Evaluate Use of Mangosteen Juice Added to Usual Care in Reducing Risk of Recurrent Atrial Fibrillation (MRI-AF)
|Study Design:||Allocation: Randomized
Intervention Model: Parallel Assignment
Masking: Double Blind (Participant, Care Provider, Investigator)
Primary Purpose: Treatment
|Official Title:||Mangosteen Effects on Inflammatory Markers in Atrial Fibrillation Trial|
- Test the hypothesis that the addition of mangosteen juice as a dietary supplement may reduce the measured levels of inflammatory biomarkers interleukin 1, interleukin 6, C-reactive protein (CRP), and tumor necrosis factor alpha (TNF a) etc). [ Time Frame: 6 months ]
- attenuation of markers of endothelial cell dysfunction including endothelial progenitor cell (EPCs). [ Time Frame: 6 months ]
- Clinical levels of anticoagulation (INR), digoxin, CBC, lipids, and glycosylated hemoglobin (Hgb A1c). [ Time Frame: 6 months ]
- Quality of life [ Time Frame: 6 months ]
- AF recurrence rates between the mangosteen group and the placebo group [ Time Frame: 6 months ]
- Associated levels of inflammatory markers with those experiencing recurrent AF [ Time Frame: 6 months ]
|Study Start Date:||July 2009|
|Study Completion Date:||June 2013|
|Primary Completion Date:||June 2013 (Final data collection date for primary outcome measure)|
Active Comparator: mangosteen juice
subjects randomized 1:1 to this arm will receive juice containing the mangosteen ingredient
Drug: mangosteen juice
6 ounces of juice containing mangosteen taken twice daily, AM and PM, for 6 months duration of study participation.
Other Name: Xango juice
Placebo Comparator: placebo juice
subjects randomized 1:1 to this arm will receive specially prepared juice not containing mangosteen ingredient
Drug: placebo juice
6 ounces of specially prepared juice not containing mangosteen taken twice daily, AM and PM, for 6 months duration of the study participation.
Mangosteen Effects on Inflammatory Markers in Atrial Fibrillation Trial is a study designed to test the primary hypothesis that a dietary supplement (Mangosteen) containing anti-inflammatory and anti-oxidant properties may effect the measured levels of inflammatory biomarkers. Secondarily, this study will compare the attenuation of markers of endothelial cell dysfunction including endothelial progenitor cells (EPCs), clinical levels of anticoagulation (INR), digoxin, lipids, and glycosylated hemoglobin (Hgb A1c), quality of life measurements, AF recurrences, and associated levels of inflammatory markers with those experiencing recurrent AF between the mangosteen group and the placebo group.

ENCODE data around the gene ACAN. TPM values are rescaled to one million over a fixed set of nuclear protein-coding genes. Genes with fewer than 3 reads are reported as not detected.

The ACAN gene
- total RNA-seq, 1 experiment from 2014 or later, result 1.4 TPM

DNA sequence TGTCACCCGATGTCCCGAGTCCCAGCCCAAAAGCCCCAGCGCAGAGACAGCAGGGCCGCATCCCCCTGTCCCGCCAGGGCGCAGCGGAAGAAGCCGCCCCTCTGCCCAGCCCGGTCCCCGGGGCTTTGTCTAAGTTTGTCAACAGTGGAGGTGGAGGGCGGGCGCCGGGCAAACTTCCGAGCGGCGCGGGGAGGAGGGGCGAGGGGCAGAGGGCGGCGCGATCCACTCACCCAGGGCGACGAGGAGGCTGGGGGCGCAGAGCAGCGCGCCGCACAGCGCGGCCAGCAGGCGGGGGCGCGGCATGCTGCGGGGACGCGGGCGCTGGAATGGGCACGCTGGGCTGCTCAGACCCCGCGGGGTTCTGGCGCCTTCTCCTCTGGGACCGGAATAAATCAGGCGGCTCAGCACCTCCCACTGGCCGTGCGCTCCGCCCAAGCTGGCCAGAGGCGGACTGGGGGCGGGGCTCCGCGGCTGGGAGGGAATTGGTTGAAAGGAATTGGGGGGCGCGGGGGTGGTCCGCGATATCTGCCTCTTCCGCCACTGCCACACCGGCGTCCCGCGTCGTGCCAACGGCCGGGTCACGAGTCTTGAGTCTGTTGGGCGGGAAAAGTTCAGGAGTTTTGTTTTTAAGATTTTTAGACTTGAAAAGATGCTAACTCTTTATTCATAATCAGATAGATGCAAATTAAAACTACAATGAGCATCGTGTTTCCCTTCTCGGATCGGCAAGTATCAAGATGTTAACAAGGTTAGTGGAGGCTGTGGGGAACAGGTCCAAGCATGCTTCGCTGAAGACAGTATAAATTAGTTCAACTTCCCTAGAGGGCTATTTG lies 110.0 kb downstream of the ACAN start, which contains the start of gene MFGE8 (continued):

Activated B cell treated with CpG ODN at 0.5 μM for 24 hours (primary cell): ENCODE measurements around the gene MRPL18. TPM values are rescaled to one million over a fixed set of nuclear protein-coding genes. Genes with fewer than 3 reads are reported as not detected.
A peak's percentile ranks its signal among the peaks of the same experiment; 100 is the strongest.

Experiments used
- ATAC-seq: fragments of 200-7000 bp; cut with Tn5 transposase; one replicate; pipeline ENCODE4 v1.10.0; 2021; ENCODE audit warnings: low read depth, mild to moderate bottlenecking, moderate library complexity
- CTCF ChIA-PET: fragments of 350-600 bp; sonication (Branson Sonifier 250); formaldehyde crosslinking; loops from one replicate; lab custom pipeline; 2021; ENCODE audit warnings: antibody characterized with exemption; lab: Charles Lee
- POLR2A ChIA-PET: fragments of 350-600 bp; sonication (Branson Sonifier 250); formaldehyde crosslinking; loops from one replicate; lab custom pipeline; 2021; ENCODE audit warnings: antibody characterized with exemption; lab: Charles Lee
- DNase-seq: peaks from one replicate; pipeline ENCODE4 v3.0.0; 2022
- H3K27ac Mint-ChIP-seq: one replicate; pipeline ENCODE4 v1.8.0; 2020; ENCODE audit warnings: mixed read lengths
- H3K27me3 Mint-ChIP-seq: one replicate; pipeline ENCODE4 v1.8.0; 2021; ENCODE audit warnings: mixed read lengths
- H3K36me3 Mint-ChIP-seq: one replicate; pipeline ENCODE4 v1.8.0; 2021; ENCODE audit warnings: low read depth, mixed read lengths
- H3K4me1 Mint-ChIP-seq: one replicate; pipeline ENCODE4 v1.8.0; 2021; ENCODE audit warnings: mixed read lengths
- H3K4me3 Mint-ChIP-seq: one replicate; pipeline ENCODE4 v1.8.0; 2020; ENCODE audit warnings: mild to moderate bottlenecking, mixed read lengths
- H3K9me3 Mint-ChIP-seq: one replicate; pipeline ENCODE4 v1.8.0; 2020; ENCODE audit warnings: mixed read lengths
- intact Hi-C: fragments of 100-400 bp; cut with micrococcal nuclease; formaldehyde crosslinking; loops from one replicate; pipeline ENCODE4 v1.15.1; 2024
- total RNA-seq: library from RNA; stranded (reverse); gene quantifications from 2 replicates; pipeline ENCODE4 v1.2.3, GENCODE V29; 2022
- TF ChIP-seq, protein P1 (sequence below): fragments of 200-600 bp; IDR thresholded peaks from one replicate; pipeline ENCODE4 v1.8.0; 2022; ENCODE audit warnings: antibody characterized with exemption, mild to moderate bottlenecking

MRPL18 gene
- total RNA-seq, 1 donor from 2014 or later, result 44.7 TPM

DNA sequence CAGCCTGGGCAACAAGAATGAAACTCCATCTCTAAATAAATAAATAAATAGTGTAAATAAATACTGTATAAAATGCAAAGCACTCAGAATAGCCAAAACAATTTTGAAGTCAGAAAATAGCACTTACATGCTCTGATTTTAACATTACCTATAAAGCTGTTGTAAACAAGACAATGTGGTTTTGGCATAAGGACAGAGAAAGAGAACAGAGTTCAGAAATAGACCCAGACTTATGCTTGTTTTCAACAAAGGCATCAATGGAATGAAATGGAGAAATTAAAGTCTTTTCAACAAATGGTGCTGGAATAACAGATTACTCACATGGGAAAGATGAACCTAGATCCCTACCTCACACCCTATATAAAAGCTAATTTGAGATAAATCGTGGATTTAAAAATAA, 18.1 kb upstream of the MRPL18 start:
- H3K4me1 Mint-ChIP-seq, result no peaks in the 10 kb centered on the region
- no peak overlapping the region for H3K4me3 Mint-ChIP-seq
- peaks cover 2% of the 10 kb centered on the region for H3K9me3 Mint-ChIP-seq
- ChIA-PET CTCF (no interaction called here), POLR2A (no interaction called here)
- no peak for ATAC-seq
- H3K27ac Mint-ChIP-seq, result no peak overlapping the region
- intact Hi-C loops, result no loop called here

This trial will randomize 250 patients presenting to the Mayo Clinic Cardioversion Unit over one year to two groups including a mangosteen supplemented group versus a control group with placebo juice. Patients will be enrolled who have a history of paroxysmal, persistent, or longstanding persistent atrial fibrillation and excluded if they have a history of recent surgery, myocardial infarction, infection, collagen vascular disease with active inflammation, or thyroid disease. Furthermore, patients already on corticosteroids will be excluded. Patients will be evaluated at enrollment and followed at 3 months and 6 months with repeat ECG, laboratory testing of inflammatory biomarkers and endothelial function, as well as quality of life questions.
The trial will track the effect of natural juices containing anti-inflammatory and anti-oxidant properties on inflammatory markers, endothelial progenitor cells, and quality of life. This trial will attempt to determine if any dietary supplement effects to inflammatory markers correlate with the rate of recurrent AF in each of the two groups.
Please refer to this study by its ClinicalTrials.gov identifier: NCT00951301
|United States, Minnesota|
|Rochester, Minnesota, United States, 55902|
|Principal Investigator:||Brent A Bauer, MD||Mayo Clinic|